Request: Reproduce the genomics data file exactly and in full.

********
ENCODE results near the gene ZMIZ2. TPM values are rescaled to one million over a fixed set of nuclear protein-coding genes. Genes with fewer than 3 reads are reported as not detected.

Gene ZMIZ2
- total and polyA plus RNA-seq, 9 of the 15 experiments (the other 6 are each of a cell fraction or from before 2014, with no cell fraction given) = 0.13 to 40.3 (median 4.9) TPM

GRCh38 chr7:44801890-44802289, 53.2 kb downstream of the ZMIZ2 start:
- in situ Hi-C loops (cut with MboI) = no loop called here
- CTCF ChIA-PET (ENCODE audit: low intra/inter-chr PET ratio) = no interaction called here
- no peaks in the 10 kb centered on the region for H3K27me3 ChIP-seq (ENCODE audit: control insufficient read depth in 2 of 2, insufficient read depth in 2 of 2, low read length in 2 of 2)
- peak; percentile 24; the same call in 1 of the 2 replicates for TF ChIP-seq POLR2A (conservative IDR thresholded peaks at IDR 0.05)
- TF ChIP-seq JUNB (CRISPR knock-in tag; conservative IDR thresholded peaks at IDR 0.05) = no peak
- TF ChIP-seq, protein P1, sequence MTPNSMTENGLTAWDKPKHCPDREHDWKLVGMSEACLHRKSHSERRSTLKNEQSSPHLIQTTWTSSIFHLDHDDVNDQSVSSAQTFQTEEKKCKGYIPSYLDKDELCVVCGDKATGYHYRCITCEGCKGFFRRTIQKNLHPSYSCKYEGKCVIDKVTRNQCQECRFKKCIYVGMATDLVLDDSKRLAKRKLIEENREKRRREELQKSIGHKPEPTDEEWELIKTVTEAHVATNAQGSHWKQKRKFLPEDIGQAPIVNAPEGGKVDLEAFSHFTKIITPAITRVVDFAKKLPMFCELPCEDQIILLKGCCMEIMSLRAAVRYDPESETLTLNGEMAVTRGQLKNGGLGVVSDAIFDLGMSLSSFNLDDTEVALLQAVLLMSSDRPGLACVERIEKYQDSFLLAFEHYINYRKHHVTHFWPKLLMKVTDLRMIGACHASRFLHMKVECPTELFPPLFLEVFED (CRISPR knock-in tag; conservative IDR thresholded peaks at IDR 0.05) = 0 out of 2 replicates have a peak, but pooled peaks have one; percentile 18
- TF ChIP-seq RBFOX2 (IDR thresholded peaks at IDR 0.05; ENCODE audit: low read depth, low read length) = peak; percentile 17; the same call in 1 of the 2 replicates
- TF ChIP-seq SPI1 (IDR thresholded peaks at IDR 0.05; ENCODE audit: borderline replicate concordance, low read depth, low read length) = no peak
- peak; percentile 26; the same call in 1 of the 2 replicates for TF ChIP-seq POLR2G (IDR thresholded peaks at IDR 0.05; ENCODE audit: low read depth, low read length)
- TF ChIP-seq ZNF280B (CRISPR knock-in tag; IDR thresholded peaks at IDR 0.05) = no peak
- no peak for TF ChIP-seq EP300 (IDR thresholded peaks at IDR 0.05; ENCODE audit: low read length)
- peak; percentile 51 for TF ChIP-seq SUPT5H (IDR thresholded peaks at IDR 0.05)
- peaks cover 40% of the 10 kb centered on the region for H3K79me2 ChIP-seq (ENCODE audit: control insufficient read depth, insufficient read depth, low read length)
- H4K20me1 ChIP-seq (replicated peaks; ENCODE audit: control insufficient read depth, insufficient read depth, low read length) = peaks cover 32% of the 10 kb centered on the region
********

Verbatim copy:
ENCODE results near the gene ZMIZ2. TPM values are rescaled to one million over a fixed set of nuclear protein-coding genes. Genes with fewer than 3 reads are reported as not detected.

Gene ZMIZ2
- total and polyA plus RNA-seq, 9 of the 15 experiments (the other 6 are each of a cell fraction or from before 2014, with no cell fraction given) = 0.13 to 40.3 (median 4.9) TPM

GRCh38 chr7:44801890-44802289, 53.2 kb downstream of the ZMIZ2 start:
- in situ Hi-C loops (cut with MboI) = no loop called here
- CTCF ChIA-PET (ENCODE audit: low intra/inter-chr PET ratio) = no interaction called here
- no peaks in the 10 kb centered on the region for H3K27me3 ChIP-seq (ENCODE audit: control insufficient read depth in 2 of 2, insufficient read depth in 2 of 2, low read length in 2 of 2)
- peak; percentile 24; the same call in 1 of the 2 replicates for TF ChIP-seq POLR2A (conservative IDR thresholded peaks at IDR 0.05)
- TF ChIP-seq JUNB (CRISPR knock-in tag; conservative IDR thresholded peaks at IDR 0.05) = no peak
- TF ChIP-seq, protein P1, sequence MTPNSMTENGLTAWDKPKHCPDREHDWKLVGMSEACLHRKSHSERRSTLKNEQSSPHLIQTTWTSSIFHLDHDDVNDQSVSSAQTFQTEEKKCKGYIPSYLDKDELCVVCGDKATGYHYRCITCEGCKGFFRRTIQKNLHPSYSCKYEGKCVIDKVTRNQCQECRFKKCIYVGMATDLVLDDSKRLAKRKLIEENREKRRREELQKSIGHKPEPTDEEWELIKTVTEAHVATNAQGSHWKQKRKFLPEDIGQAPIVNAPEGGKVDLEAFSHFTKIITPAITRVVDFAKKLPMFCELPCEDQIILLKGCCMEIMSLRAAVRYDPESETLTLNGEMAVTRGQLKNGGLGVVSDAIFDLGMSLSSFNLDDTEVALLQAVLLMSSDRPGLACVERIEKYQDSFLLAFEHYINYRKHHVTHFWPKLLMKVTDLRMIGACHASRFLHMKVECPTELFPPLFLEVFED (CRISPR knock-in tag; conservative IDR thresholded peaks at IDR 0.05) = 0 out of 2 replicates have a peak, but pooled peaks have one; percentile 18
- TF ChIP-seq RBFOX2 (IDR thresholded peaks at IDR 0.05; ENCODE audit: low read depth, low read length) = peak; percentile 17; the same call in 1 of the 2 replicates
- TF ChIP-seq SPI1 (IDR thresholded peaks at IDR 0.05; ENCODE audit: borderline replicate concordance, low read depth, low read length) = no peak
- peak; percentile 26; the same call in 1 of the 2 replicates for TF ChIP-seq POLR2G (IDR thresholded peaks at IDR 0.05; ENCODE audit: low read depth, low read length)
- TF ChIP-seq ZNF280B (CRISPR knock-in tag; IDR thresholded peaks at IDR 0.05) = no peak
- no peak for TF ChIP-seq EP300 (IDR thresholded peaks at IDR 0.05; ENCODE audit: low read length)
- peak; percentile 51 for TF ChIP-seq SUPT5H (IDR thresholded peaks at IDR 0.05)
- peaks cover 40% of the 10 kb centered on the region for H3K79me2 ChIP-seq (ENCODE audit: control insufficient read depth, insufficient read depth, low read length)
- H4K20me1 ChIP-seq (replicated peaks; ENCODE audit: control insufficient read depth, insufficient read depth, low read length) = peaks cover 32% of the 10 kb centered on the region